How do I get legal guardianship for adult child?

Ellen asked...

How do I get legal guardianship for adult child? I have a child who just turned 22 and has Down's Syndrome. Do I need to get a form to continue to be her legal guardian?

Expert Answer

Barbara Repa, a senior editor, is an attorney, a journalist specializing in aging issues, and the author of Your Rights in the Workplace (Nolo), now in its 10th edition.

A guardianship, sometimes called a conservatorship, gives you the legal right to make necessary decisions on behalf of an adult child who cannot live independently. It allows you to oversee or personally be responsible for the child's care, custody, and control. But laws in every state provide specific criteria for evaluating whether a person qualifies for a guardianship -- and you were right in intuiting that this legal arrangement requires some paperwork and a court hearing.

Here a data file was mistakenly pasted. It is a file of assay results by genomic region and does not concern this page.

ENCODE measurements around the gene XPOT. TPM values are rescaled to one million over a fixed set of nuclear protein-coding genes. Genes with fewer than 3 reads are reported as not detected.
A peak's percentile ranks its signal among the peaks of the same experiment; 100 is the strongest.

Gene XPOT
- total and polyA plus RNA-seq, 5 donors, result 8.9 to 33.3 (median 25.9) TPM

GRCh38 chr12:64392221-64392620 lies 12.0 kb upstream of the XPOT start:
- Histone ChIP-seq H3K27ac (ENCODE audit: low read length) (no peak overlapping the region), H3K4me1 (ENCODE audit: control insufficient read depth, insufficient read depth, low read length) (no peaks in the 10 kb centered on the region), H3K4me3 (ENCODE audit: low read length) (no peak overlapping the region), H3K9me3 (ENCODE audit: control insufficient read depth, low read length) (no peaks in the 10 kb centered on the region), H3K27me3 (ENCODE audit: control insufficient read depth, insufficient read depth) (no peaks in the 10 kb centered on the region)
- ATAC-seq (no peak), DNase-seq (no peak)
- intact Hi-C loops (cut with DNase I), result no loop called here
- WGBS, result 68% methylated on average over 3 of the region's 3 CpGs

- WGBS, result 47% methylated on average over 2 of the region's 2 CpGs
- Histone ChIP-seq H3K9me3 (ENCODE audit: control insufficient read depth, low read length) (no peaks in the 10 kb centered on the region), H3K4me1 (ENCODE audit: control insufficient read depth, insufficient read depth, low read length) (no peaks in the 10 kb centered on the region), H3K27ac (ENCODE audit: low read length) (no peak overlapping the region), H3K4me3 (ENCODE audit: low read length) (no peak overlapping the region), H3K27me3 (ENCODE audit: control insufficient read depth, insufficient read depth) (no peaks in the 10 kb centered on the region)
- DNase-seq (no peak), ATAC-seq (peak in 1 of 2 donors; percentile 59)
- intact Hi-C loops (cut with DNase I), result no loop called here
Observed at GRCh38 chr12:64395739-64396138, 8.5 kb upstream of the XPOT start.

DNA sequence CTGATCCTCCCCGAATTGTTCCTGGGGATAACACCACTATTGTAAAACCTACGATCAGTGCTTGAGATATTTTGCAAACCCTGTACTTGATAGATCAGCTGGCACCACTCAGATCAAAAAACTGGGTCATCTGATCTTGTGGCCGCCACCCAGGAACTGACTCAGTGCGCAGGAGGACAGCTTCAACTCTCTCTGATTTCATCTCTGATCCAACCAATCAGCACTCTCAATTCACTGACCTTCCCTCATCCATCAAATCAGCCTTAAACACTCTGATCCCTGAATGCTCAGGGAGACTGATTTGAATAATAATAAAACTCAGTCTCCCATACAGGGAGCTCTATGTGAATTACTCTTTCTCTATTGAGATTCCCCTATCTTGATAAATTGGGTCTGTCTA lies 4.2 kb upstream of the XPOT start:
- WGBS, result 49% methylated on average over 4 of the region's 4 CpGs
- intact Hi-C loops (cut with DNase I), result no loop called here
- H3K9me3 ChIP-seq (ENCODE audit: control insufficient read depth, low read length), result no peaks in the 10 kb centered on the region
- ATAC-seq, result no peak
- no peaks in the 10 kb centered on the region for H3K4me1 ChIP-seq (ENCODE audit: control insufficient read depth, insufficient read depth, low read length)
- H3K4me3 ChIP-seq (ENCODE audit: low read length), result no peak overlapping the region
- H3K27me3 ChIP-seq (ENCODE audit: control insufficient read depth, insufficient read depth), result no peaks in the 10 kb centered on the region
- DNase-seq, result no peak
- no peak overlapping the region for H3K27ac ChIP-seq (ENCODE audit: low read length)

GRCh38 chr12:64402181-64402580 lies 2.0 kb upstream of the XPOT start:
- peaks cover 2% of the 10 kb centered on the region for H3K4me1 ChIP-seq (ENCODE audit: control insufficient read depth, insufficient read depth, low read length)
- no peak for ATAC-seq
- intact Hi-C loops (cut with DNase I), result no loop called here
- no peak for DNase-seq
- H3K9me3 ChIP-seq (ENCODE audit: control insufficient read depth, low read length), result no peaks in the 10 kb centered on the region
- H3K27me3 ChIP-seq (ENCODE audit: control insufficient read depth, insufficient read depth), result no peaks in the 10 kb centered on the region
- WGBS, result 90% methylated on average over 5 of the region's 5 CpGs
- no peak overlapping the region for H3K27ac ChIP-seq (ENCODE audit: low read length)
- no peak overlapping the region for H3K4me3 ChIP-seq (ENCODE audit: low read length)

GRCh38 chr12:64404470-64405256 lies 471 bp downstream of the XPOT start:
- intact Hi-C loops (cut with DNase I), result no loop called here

Whether you may need to hire an attorney for help with this process depends on where you live. Courts in some locales have established some very good self-help centers that provide necessary forms and instructions for how to complete and file them. Find out by doing a search of your city or county and the words "conservatorship" or "guardianship."

If your court does not provide good help, or the idea of going it alone just seems too overwhelming, you should be able to get referrals for experienced legal help through either the National Down's Syndrome Society or The ARC.